15 October 2013

Single disc stores data for 1 billion years, Tungsten optical disc

There will likely come a day when humanity itself has shuffled off the mortal coil, leaving behind nothing but data to list our accomplishments. However, most of the data storage methods we currently have only last a few decades if we’re lucky. The accumulated history of mankind surely deserves more longevity than that, doesn’t it? A team of Dutch and German researchers have developed a technology that could hold readable data for up to 1 billion years. That ought to give someone a chance to find it and learn how great we were.

If you want data to last for a long time, all the fancy high-density hard drives and magnetic media is right out the window. These technologies can be corrupted over time and rely on moving parts that may simply fail by the time a future society finds the physical storage medium. The team approached the problem of super-long-term data storage from an angle of optical consistency. The first step was to devise a material that could remain stable for eons.

The team settled on elemental tungsten because it has a very high melting point of 3,422 degrees Celsius and low thermal expansion. Basically, if you build something out of tungsten, it will remain mostly unchanged over time. Tungsten is somewhat malleable, though, so the researchers encapsulated the metal in silicon nitride. This inert solid is durable and is transparent to light, which allows the tungsten pattern to be visualized.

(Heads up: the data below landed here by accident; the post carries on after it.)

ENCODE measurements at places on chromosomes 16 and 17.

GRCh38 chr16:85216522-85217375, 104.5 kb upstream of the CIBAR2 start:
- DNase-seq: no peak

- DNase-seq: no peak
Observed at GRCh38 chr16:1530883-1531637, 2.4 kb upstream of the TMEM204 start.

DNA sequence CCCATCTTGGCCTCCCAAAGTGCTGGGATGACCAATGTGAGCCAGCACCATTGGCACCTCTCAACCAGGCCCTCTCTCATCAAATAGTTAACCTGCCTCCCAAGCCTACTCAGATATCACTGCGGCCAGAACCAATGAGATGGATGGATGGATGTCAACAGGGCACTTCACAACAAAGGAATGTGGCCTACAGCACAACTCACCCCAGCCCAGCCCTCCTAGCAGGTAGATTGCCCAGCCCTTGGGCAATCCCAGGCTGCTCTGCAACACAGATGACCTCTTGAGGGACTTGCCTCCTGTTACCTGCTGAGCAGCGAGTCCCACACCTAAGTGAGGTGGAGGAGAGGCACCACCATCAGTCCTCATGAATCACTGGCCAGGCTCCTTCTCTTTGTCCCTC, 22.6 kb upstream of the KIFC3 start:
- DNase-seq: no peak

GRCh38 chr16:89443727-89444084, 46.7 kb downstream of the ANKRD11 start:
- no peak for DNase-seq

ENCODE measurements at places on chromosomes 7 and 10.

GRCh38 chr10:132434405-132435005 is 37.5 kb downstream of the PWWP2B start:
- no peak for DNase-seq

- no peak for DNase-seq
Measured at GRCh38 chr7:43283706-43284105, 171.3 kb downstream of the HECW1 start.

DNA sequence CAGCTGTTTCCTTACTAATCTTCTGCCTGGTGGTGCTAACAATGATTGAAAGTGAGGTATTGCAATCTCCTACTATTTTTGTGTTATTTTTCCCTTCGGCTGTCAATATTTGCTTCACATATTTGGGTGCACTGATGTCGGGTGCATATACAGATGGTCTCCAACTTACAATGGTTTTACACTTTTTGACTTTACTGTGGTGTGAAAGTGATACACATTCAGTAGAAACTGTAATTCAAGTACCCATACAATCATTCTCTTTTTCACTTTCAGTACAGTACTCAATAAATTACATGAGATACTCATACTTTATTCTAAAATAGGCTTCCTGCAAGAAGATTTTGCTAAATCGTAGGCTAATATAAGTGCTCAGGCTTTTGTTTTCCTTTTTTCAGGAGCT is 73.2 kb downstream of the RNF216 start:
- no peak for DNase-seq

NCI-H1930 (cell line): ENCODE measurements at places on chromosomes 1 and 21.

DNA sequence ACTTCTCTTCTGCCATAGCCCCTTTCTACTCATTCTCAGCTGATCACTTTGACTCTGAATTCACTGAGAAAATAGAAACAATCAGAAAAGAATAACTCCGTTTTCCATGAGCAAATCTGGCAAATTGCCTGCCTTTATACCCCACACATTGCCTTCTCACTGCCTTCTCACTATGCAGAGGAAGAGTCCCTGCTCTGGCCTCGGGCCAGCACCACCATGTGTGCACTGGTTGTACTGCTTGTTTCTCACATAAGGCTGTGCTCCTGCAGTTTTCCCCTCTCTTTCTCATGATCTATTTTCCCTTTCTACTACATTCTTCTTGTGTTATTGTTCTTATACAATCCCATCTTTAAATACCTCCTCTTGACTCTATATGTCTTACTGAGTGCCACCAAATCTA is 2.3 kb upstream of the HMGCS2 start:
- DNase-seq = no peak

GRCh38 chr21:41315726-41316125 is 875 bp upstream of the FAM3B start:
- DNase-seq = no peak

The optical disk developed by the researchers employs an increasingly common type of 2D matrix barcode called a QR code. You’ve probably seen them on product packaging and in advertisements. It’s a way to encode a block of text that can be read with today’s mobile devices, but the underlying binary nature of a QR code should be understood by any sufficiently advanced society in a post-human future. QR codes also have built-in error correction, which is useful when you’re too extinct to make corrections.

The codes produced by the team consisted of a large QR code that encoded only basic data, but each oversized pixel in that code was itself a smaller complex QR code that contained much more data. The lithographic etching process used on the tungsten surface could produce line widths as small as 100nm, allowing for higher data density than any commercially available QR code. You would, of course, need a microscope to read the matrix later. Data density could even be pushed to the point that an electron microscope is needed to read it.

Simply having readable data in the finished product is only the first step, though — it also needs to last. Since waiting a million years to find out about longevity is a poor use of time, the researchers used elevated temperatures to simulate it, which is a common way to test aging. The paper claims that two hours at nearly 500 degrees Celsius resulted in a code that was damaged, but still readable. This works out to over 1 million years of potential life for the tungsten/silicon nitride disk. The team feels that with refinement, reaching 1 billion years is likely. That’s considerably longer than past experiments with sapphire-based materials.

The team admits this is just preliminary research. The tungsten discs could end up being less stable in real life than the initial testing indicates due to the elements or exposure to chemical agents. A completely different data storage mechanism could also prove to be a better choice in the long run. This is probably something to get right — we won’t get a do-over when it comes to preserving our knowledge.

Research paper: arXiv:1310.2961 - ”Towards Gigayear Storage Using a Silicon-Nitride/Tungsten Based Medium”

Now read: Scientists create the first graphene-based holographic optical disc


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